Among the most difficult stories to understand in the Bible is the story of Jephthah. Though an obscure figure in the Bible, Jephthah attained honor to be mentioned in the heroes of faith. However, if we read the life of Jephthah and the seemingly harsh sacrifice of her daughter, we might immediately question the wisdom of Paul for having him listed in Hebrews 11. Some critics of the Bible would even seize the life of Jephthah as an example of God’s unreasonable sense of justice and mercy.
For these reasons, we need to take a deeper look at the story of Jephthah. Did Jephthah really have a very sinful life that should have disqualified him from entering the Kingdom of God? Did his story really reveal God as a God who is bloodthirsty and devoid of mercy? Let’s find out today as we learn the lessons from the life of Jephthah.
Lesson no. 1: Keeping your word
Jephthah’s story is found in Judges 11 to 12. He is a Gileadite mighty warrior and a son of a harlot. Because of the manner of his conception, he was driven out from his family and lived with a gang of worthless men.
There came a time when the Israelites are about to fight the Ammonites. The Israelites requested Jephthah to fight for them and Jephthah accepted their request.
Jephthah recognized the strength of the Ammonite army. Because of this, he made a vow to God. He said:
“And Jephthah made a vow to the Lord, and said, “If You will indeed deliver the people of Ammon into my hands, then it will be that whatever comes out of the doors of my house to meet me, when I return in peace from the people of Ammon, shall surely be the Lord’s, and I will offer it up as a burnt offering” (Judges 11:30-31).
God granted Jephthah’s request and the Israelites won against the Ammonites. Now, it is time for Jephthah to fulfill his vow to God.
When Jephthah arrived home, to his shock, his daughter is the first one who come out of his house. Obviously, Jephthah did not expect his daughter to meet him. The decision to keep the vow has been very hard for Jephthah since his daughter is his only child. This means that his lineage would not continue anymore. This is a very tragic situation for any Israelite at that time.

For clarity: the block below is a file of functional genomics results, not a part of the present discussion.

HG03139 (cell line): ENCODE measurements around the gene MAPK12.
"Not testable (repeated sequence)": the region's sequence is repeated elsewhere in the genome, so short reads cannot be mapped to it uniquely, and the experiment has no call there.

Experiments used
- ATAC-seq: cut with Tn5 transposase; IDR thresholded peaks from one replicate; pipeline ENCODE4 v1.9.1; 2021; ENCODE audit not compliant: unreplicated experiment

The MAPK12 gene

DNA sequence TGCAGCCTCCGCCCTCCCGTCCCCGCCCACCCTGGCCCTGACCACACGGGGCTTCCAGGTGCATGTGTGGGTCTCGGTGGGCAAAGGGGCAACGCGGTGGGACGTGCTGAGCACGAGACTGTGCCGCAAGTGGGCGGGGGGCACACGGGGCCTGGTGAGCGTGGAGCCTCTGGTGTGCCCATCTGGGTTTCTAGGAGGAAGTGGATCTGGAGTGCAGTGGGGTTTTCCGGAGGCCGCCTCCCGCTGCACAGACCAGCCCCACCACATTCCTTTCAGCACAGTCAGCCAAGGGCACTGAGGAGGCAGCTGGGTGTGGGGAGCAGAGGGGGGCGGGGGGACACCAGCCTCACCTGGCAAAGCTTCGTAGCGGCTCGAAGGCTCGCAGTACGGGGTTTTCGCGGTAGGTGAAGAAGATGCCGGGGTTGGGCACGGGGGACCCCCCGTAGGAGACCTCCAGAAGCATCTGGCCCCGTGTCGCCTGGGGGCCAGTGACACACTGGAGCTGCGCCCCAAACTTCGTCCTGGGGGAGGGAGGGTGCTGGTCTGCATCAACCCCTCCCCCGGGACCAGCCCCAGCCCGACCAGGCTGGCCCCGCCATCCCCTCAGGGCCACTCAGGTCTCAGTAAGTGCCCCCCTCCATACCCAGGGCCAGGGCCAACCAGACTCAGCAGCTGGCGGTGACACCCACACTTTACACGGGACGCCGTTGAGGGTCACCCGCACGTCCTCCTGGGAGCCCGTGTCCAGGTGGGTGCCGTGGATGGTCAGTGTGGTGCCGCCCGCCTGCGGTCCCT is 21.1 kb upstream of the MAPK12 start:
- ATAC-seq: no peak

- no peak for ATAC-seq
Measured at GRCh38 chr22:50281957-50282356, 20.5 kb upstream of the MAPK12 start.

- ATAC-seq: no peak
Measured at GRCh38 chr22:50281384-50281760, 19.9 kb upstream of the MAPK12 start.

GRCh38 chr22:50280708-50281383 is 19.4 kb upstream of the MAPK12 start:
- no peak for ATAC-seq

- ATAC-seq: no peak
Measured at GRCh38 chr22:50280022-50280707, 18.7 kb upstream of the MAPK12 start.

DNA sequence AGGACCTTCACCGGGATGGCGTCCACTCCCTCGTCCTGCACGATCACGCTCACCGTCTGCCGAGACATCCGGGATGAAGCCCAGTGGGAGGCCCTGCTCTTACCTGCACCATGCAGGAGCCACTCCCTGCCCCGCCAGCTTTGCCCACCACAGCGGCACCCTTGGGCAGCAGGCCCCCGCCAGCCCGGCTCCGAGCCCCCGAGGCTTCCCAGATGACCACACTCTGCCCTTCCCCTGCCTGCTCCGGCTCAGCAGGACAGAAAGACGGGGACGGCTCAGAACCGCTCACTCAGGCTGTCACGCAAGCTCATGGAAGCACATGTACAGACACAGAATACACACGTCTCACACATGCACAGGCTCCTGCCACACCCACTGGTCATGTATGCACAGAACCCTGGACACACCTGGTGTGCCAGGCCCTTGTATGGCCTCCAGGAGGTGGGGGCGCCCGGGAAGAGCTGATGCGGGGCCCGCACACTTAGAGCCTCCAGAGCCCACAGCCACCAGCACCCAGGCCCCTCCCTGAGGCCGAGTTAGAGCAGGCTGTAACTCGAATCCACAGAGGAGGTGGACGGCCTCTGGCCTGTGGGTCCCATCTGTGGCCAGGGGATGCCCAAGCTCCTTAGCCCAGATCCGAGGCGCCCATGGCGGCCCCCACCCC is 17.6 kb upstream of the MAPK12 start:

Jephthah told her daughter:
“And it came to pass, when he saw her, that he tore his clothes, and said, “Alas, my daughter! You have brought me very low! You are among those who trouble me! For I have given my word to the Lord, and I cannot go back on it” (Judges 11:35).
As difficult and heartbreaking this has been to Jephthah, he still chose to keep his vow to God.
As Christians, there is a vital lesson that we must learn from this story. Many years later, King David talks about those characteristics of people who will dwell with the LORD.
“Lord, who may abide in Your tabernacle? Who may dwell in Your holy hill? … He who swears to his own hurt and does not change” (Psalms 15:4).
One of the characteristics of the people who would dwell with the LORD are the people who keep their words. This is certainly what describes Jephthah and this should also be the same thing that should be said about us, Christians.
Never make promises that you are not able to fulfill. When you don’t keep your word, you lose credibility.
God holds us accountable for the words we say. Jesus Christ strongly instructs us to seriously take the words we are going to say. He said:
“But I say to you that for every idle word men may speak, they will give account of it in the Day of Judgment. For by your words you will be justified, and by your words you will be condemned” (Matthew 12:36-37).
Christians are expected to be keepers of their word. Never make a promise that you are not able to keep. If you cannot keep it, then don’t make any promises at all. Jesus Christ said, “Let your ‘Yes’, be ‘Yes’, and your ‘No’, ‘No’. For whatever is more than these is from the evil one” (Matthew 5:37).
Can people trust us with our words?
Are they able to believe us when we say something?
Are we truthful with the words we say?
The Bible speaks about the importance of keeping our word. If you say you will do something, make sure you follow through. This is what you call being responsible and mature. No one will believe someone who cannot keep his words. If you want to be a Christian who wants to serve as a light of the world so that people will be driven to worship God the Father, then you have to become a man of your word.
Christians are supposed to be a living testimony and example to unbelievers and believers alike. If our words and actions do not coincide, how would we be able to influence others? How will they see the character that God wants us to develop? How will they seriously take the truths we say?
It is very clear that God expects us to truthful. Not keeping our word is tantamount to lying and you know what the Bible say about lying? Liars will not be part of God’s Kingdom (Revelation 21:8).
Therefore, before you speak, make sure you have thought about it. Just like Jephthah, though he made a hasty vow, he still has the faith to keep his word. Though it may hurt him and other people around him, he still kept his promise. The same resolve and tenacity are expected from us, Christians, today.
Lesson no. 2: Jephthah did not sacrifice his daughter as a burnt offering
Most skeptics and enemies of the scripture use the story of Jephthah to prove that we are serving an illogical and unreasonable God. The sad thing about this passage in Judges is that even believers of the Bible don’t even know how to explain this verse. They don’t have a clue and would rather skip this portion of the verse because of its difficulty.
However, we can be certain that not because a passage is difficult to explain doesn’t mean that we cannot really understand it. A quick examination and deeper investigation will reveal to us the real truth about Jephthah’s sacrifice. What we thought to be a story of human sacrifice is actually a story of man full of faith in God’s mercy and justice.